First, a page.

Exertional angina in patients with no coronary flow limiting lesions remains a clinical puzzle. We aimed to assess the extent of coronary artery calcification (CAC) and its relationship to ventricular wall motion function using stress echocardiography in a group of patients limited by exertional angina, but no obstructive lesions.
We compared CT coronary calcium score (CACS) and dobutamine stress echocardiography in 55 patients (age 64.7 ± 7.7 years), divided into Group 1 (CACS ≤ 100) and Group 2 (CACS > 100). No patient had LV ejection fraction-EF < 55%, pulmonary hypertension, arrhythmia, renal failure or parathyroid disease. Multiple linear regression analysis was used to test the association between gender-standardized continuous echocardiographic parameters and patient groups adjusted for age, body surface area, osteoporosis and CV risk factors and CACS.
At rest, LV long axis ‘subendocardial’ function was reduced (amplitude: β − 1.11 SD, p < 0.05, R2 0.6 and systolic velocity: β − 1.08 SD, p < 0.05, R2 0.44), left atrial (LA) indexed volume was raised (β 1.06 SD, p < 0.05, R2 0.37) and its systolic velocity decreased (β − 1.05 SD, p < 0.05, R2 0.35) in Group 2. With stress, wall motion score index increased (p < 0.05) and long axis disturbances worsened only in the same group. Multivariate analysis demonstrated clear relationship between ischaemic LV disturbances, reduced long axis amplitude, global longitudinal systolic strain and early diastolic strain rate. Resting and stress RV lengthening velocity also correlated with CAC score.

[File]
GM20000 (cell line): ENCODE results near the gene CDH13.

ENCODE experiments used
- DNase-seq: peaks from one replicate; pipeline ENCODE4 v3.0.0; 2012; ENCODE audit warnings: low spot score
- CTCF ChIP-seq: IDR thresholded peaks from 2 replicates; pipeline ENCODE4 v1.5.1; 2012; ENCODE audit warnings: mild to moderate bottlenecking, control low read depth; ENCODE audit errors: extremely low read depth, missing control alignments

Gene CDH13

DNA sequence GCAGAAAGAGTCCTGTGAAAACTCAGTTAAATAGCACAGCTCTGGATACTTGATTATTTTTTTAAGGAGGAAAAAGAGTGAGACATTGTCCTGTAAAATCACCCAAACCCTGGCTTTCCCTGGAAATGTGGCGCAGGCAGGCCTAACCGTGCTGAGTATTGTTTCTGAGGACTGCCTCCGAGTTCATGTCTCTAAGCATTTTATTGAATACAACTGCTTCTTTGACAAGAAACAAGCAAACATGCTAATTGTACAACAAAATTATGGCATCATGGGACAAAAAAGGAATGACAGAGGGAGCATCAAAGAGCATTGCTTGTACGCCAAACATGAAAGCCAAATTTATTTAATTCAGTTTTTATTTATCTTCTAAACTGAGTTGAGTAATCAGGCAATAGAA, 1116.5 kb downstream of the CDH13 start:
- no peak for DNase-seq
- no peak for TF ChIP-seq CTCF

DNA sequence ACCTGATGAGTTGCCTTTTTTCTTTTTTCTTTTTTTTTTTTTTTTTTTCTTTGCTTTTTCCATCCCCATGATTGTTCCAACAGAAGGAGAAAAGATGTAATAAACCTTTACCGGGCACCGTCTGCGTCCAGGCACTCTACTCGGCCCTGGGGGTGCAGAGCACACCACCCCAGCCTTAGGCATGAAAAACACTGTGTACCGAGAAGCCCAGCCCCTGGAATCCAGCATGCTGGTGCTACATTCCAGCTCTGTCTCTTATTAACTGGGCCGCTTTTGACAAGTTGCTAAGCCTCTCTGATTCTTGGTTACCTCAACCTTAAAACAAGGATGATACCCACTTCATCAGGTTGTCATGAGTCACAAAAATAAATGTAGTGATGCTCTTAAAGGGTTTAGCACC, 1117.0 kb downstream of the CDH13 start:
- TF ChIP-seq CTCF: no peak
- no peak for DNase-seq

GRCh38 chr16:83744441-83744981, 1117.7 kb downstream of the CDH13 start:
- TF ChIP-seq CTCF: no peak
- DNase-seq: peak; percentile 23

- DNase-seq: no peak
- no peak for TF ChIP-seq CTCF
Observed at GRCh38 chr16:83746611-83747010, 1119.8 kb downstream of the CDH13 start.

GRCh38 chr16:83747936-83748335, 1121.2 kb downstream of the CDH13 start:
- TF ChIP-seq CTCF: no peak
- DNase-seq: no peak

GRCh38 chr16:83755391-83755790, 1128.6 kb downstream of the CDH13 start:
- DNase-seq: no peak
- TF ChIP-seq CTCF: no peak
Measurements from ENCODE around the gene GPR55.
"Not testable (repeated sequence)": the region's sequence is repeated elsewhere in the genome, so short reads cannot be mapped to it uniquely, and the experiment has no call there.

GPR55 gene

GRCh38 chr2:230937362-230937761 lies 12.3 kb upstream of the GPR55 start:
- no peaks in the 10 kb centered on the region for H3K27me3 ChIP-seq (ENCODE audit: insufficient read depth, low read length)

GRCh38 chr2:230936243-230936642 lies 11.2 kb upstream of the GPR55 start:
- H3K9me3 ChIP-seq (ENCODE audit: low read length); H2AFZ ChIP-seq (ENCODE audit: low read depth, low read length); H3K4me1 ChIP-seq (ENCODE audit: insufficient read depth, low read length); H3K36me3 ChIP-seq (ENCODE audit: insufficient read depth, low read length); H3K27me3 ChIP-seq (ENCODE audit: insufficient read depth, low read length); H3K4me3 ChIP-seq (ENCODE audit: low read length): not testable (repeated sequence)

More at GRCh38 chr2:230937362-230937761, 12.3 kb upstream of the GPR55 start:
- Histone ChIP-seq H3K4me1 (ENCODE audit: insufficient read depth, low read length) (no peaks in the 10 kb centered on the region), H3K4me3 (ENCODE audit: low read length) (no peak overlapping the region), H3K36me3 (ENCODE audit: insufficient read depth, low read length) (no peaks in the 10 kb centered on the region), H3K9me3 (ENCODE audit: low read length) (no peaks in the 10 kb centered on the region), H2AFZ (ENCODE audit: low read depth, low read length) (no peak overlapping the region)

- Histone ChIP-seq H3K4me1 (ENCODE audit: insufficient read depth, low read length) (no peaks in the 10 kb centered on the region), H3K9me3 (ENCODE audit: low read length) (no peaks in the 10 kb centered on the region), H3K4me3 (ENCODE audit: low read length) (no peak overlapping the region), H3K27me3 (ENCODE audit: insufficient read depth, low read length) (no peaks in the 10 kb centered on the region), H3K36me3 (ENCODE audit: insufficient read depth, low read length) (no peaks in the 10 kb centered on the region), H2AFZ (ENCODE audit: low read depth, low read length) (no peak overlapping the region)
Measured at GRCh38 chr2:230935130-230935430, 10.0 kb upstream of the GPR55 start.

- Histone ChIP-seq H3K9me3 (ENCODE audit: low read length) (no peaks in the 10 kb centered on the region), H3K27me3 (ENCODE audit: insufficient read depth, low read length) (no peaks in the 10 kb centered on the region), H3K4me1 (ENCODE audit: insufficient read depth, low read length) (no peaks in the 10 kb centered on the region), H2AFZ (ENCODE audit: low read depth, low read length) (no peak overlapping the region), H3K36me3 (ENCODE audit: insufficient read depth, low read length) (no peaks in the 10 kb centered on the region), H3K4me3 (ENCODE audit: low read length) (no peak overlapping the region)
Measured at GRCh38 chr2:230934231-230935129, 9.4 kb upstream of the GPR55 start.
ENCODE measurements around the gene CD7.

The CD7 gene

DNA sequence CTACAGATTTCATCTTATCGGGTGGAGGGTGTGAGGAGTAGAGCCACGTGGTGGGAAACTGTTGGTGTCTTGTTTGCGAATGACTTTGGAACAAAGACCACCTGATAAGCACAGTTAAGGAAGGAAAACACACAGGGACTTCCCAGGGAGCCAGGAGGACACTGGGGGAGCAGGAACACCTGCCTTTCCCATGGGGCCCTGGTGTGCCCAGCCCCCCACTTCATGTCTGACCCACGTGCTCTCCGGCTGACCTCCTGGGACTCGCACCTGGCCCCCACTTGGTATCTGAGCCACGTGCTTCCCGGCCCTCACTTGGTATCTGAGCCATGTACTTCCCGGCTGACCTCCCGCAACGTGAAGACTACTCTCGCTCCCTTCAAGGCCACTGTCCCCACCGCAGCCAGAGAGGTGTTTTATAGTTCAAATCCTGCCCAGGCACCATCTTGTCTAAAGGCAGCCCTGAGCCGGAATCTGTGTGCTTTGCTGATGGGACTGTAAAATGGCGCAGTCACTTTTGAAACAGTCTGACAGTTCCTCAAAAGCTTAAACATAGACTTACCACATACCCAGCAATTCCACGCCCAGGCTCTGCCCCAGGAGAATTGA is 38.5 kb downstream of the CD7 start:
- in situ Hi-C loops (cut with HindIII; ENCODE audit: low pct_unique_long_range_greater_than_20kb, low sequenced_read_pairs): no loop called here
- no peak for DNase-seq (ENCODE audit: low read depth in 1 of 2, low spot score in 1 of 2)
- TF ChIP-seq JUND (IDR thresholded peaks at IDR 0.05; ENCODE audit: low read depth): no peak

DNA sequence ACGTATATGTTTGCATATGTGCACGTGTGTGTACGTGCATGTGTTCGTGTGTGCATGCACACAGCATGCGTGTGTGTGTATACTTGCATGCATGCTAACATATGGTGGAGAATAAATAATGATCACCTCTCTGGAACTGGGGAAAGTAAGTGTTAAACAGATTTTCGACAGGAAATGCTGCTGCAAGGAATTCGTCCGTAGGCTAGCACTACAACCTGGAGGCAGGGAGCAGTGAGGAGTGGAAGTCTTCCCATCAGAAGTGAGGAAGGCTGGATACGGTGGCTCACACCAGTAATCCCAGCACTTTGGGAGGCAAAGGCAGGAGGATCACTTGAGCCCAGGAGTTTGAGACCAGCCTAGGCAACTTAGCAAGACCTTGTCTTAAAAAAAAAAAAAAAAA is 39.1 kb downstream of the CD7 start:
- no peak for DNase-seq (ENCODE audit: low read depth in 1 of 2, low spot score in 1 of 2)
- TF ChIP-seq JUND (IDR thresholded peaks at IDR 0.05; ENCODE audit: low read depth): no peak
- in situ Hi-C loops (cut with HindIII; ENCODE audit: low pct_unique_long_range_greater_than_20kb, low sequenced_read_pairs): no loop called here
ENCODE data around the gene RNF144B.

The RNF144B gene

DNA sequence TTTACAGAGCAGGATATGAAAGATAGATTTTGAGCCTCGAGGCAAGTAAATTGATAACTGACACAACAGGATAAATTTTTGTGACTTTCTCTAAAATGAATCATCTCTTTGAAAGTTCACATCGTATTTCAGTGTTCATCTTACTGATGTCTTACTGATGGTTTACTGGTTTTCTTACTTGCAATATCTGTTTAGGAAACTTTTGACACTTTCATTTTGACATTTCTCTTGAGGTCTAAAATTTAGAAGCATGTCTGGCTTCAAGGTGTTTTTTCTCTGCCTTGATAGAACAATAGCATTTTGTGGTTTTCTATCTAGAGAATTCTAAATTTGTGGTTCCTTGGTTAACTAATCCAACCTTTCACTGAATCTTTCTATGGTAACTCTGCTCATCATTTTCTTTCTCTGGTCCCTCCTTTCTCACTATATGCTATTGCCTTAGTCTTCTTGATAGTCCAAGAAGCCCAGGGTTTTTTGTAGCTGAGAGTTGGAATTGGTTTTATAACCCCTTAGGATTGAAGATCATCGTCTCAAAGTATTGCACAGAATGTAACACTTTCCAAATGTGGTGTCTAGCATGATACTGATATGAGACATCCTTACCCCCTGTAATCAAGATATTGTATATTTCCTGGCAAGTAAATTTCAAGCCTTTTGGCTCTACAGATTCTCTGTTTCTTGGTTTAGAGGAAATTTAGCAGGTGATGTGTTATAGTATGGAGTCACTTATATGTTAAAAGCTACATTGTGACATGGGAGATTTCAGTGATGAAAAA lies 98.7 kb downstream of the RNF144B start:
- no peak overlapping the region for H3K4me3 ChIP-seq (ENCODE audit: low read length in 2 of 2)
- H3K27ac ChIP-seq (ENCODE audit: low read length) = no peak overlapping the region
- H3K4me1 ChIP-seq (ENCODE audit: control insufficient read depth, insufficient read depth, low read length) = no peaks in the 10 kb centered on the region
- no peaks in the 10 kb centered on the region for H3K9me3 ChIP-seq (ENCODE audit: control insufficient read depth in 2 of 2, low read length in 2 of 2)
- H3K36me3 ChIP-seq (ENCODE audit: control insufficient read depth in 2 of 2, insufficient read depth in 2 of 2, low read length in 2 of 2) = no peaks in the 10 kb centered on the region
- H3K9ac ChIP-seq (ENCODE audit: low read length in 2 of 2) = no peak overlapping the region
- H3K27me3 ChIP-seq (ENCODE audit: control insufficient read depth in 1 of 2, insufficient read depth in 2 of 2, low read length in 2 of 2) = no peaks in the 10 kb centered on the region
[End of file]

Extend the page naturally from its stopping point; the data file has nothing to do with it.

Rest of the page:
In symptomatic patients with no obstructive coronary lesions and with more than mild CAC, long axis disturbances and wall motion score index rise occur with stress, at the time of symptom development and correlate with severity of arterial calcification. These findings suggest CAC as a potential mechanism for coronary wall stiffness and consequently exertional ischaemic changes as a result of limited flow reserve.
2015. Vol. 9, 109-114 p.